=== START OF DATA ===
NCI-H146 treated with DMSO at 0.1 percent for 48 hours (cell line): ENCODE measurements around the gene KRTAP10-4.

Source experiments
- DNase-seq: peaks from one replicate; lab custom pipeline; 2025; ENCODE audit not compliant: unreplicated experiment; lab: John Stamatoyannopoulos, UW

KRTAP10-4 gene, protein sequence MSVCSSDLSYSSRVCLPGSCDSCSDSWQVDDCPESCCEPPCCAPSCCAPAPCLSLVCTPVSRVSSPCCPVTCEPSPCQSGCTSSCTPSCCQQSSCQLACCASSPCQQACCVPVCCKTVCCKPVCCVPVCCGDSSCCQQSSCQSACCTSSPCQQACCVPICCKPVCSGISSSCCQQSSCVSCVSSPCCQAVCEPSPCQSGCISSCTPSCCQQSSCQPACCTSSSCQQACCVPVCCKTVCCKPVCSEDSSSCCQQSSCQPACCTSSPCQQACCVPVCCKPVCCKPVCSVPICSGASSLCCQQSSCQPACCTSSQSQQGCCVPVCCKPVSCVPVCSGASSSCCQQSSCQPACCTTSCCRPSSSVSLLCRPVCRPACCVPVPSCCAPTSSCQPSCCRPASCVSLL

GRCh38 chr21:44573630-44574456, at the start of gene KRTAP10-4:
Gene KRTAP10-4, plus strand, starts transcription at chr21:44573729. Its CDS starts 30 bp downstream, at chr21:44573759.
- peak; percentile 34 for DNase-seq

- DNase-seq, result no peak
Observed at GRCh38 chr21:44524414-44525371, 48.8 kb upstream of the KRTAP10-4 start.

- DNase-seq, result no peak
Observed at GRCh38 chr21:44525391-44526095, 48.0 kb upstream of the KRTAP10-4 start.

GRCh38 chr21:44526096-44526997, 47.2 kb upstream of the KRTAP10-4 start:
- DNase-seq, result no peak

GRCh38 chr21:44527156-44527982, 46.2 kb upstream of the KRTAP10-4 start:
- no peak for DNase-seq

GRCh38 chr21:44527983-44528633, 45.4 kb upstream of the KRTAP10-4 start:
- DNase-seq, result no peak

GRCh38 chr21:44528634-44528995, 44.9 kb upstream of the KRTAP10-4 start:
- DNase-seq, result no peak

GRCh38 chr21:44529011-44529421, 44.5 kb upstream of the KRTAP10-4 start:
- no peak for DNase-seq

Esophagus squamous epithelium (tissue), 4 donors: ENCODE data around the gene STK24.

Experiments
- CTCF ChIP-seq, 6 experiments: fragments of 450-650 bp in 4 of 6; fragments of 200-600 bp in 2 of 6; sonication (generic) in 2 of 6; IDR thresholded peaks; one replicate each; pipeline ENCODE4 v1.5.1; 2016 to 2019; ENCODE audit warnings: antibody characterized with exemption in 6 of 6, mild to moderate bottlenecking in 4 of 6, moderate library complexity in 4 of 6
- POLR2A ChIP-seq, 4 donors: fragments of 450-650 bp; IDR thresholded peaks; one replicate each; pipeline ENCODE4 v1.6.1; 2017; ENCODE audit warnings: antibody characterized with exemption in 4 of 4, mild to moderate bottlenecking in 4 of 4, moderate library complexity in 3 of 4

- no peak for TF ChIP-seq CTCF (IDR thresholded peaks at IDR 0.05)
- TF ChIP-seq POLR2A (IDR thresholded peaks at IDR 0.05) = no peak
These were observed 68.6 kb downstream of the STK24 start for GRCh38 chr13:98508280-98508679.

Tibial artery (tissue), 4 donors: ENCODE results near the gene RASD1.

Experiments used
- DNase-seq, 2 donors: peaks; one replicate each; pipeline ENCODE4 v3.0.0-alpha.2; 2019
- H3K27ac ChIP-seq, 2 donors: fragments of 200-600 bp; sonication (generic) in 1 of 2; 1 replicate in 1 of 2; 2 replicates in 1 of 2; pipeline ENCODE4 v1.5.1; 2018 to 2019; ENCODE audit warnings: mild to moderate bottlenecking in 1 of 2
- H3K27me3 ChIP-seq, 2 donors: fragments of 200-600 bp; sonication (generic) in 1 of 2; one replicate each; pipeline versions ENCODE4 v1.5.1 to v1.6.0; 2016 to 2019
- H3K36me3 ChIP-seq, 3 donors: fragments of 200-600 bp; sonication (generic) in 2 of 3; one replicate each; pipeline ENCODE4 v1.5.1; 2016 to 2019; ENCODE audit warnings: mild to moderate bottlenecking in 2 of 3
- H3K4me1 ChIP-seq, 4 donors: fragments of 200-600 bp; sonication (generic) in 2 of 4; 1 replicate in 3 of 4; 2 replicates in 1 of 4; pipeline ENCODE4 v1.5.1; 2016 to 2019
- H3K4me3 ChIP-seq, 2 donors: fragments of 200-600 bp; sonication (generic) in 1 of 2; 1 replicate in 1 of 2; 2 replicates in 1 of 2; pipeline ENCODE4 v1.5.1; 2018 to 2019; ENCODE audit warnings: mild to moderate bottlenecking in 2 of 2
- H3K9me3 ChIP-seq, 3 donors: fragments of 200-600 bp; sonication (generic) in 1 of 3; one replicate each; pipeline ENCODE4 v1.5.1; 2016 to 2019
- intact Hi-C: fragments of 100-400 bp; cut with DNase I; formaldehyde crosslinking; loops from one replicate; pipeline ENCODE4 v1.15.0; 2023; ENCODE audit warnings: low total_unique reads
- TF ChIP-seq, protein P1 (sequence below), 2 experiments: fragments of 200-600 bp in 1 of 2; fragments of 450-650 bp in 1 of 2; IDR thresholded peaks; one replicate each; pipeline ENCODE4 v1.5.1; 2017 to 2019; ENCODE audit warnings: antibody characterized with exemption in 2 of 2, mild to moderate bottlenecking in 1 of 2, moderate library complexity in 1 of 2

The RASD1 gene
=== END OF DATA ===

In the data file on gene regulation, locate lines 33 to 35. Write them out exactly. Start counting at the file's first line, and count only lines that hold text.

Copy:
- H3K27me3 ChIP-seq, 2 donors: fragments of 200-600 bp; sonication (generic) in 1 of 2; one replicate each; pipeline versions ENCODE4 v1.5.1 to v1.6.0; 2016 to 2019
- H3K36me3 ChIP-seq, 3 donors: fragments of 200-600 bp; sonication (generic) in 2 of 3; one replicate each; pipeline ENCODE4 v1.5.1; 2016 to 2019; ENCODE audit warnings: mild to moderate bottlenecking in 2 of 3
- H3K4me1 ChIP-seq, 4 donors: fragments of 200-600 bp; sonication (generic) in 2 of 4; 1 replicate in 3 of 4; 2 replicates in 1 of 4; pipeline ENCODE4 v1.5.1; 2016 to 2019